Canada’s labour market showed signs last month of finally shaking off the shock COVID-19 delivered two years ago, with the share of workers with a job and the unemployment rate besting levels seen just prior to the pandemic. A gain of 337,000 jobs in February more than offset the loss of 200,000 jobs in January and dropped the unemployment rate to 5.5 per cent, falling below the 5.7 per cent level where it was at in February 2020. Statistics Canada said Friday the unemployment rate would have been 7.4 per cent last month had it included in calculations people who wanted a job but did not look for one.
The majority of the decline in the ranks of Canada’s unemployed came from people called back to work in February after a temporary layoff one month earlier as provinces tightened restrictions to slow the spread of the Omicron variant.
As restrictions eased, eight provinces saw job increases, although Alberta and New Brunswick stayed flat. Gains were notable in sectors hardest hit by public health restrictions, including accommodation and food services, which added 114,000 jobs. The proportion of the working-age population with a job also rose in February to 61.8 per cent, marking the first time that rate returned to its pre-pandemic level. The employment and participation rates for core-age working women reached their highest levels on record.
Overall, Statistics Canada said the labour force in February was 1.9 per cent, or 369,100 jobs, above levels recorded in February 2020. “From an overall labour markets perspective, it’s more than healed from the losses that have occurred during the course of the pandemic,” RBC economist Claire Fan said. Underneath the top-level figures were indicators of scars yet to heal. The Canadian Labour Congress noted that accommodation and food services was 17 per cent below pre-pandemic employment levels.
Wages, while rising as businesses jostle for workers, also still lag inflation. Congress president Bea Bruske said hidden in the rosy job numbers were hundreds of thousands of workers being left behind. Kaylie Tiessen, an economist with Unifor, noted the proportion of part-time workers who wanted full-time jobs had risen anew after dropping earlier in the pandemic. While the employment rate for racialized worker returned to pre-pandemic levels, Tiessen said it remained higher than rates for non-racialized workers.
“We’ve gotten back to a pre-pandemic level and this is something to celebrate, but is it good enough? If we want an inclusive economy, we have to put in the effort,” she said. It is one of several challenges facing policy-makers in the coming months. Royce Mendes, head of macro strategy at Desjardins, said with low unemployment and record-high job vacancies across the country, the labour market may have reached capacity, or full employment.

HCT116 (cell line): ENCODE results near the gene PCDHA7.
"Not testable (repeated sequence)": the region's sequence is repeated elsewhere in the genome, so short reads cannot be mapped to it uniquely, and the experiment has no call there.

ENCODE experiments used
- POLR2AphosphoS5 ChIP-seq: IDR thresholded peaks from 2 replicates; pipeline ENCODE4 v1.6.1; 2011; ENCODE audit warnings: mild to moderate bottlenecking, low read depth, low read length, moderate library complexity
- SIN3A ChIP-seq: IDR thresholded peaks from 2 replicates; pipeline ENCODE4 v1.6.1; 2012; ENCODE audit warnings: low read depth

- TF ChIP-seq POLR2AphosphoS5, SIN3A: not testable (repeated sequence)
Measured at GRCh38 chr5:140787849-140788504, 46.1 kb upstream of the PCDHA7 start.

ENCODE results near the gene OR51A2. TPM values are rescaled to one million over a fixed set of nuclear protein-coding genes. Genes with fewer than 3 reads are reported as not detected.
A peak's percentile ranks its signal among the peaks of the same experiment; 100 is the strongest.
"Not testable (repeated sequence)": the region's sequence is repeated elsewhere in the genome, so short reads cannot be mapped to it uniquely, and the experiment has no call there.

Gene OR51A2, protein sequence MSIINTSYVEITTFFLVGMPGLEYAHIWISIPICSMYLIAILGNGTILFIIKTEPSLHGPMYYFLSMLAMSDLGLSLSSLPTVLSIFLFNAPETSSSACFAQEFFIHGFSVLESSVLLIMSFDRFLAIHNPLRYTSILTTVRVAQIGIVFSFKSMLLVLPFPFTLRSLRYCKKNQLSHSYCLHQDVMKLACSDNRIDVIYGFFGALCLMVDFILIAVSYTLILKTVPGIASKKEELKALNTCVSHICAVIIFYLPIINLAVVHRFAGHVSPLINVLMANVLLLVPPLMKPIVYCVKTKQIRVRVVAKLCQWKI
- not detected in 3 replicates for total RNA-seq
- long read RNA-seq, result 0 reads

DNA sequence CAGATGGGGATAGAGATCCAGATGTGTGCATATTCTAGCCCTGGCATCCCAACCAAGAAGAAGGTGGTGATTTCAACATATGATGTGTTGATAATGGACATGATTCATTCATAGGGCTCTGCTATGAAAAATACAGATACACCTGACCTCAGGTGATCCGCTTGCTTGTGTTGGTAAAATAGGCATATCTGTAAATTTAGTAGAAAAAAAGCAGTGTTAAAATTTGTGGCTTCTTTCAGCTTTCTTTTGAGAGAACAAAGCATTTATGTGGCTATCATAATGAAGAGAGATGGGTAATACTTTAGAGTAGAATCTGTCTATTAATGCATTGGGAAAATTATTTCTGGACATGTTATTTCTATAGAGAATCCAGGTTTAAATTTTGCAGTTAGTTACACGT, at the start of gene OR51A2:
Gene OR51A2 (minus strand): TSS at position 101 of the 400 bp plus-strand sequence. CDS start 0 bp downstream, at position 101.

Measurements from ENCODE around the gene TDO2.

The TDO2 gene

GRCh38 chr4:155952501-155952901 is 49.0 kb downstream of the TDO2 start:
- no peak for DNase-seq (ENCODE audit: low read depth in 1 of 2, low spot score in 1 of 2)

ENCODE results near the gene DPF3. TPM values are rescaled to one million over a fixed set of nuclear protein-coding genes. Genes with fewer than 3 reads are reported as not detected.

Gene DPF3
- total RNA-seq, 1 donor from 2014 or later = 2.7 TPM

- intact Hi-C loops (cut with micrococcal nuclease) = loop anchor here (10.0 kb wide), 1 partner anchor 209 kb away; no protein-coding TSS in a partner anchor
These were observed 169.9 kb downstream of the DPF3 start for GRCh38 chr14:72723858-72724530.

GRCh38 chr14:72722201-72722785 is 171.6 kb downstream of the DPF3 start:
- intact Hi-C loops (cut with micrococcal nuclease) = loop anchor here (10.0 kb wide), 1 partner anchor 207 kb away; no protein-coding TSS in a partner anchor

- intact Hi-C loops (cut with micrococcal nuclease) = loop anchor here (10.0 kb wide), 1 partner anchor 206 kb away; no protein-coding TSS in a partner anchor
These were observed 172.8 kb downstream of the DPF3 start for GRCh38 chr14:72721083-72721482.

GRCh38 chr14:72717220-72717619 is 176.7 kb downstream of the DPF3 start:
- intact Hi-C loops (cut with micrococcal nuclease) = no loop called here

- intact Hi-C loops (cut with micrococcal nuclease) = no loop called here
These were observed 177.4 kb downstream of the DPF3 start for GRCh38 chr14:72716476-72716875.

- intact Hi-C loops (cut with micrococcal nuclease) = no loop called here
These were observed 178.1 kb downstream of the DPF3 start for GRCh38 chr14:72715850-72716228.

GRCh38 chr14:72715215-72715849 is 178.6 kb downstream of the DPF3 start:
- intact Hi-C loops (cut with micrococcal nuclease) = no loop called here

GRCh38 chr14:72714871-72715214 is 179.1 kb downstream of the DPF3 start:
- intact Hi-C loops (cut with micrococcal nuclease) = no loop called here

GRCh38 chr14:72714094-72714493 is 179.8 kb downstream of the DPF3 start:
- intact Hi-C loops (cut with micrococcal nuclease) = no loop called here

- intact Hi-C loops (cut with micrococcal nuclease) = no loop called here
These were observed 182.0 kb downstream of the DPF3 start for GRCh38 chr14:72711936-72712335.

The pool of available workers may also be shrinking. Fan pointed to the participation rate for those over 55 being below pre-pandemic levels, suggesting the pandemic may have accelerated retirement plans for some older workers. While the number of employed youth is back to pre-pandemic levels, where they work has shifted from accommodation and food services to professional and technical services, as well as health care. Statistics Canada said affordability concerns and workers’ desire for more flexible work could influence companies’ ability to attract and retain employees through return-to-office plans.
“Workers feel like they have more leverage these days with the tight labour market, it could be they’re realizing that their needs for what they’re looking for in their jobs have changed drastically,” Fan said. “More workers might be stepping back and re-evaluating, ‘What exactly do I want?’” Leah Nord, senior director of workforce strategies for the Canadian Chamber of Commerce, warned the situation is going to make it difficult to fill the nearly one million job vacancies across the country. She cited the need for a strategy that includes immigration and skills training.
Asked about labour shortages earlier this week, federal Employment Minister Carla Qualtrough said both issues were part of federal efforts, adding so too was tapping into untapped labour pools like Canadians with disabilities and Indigenous people.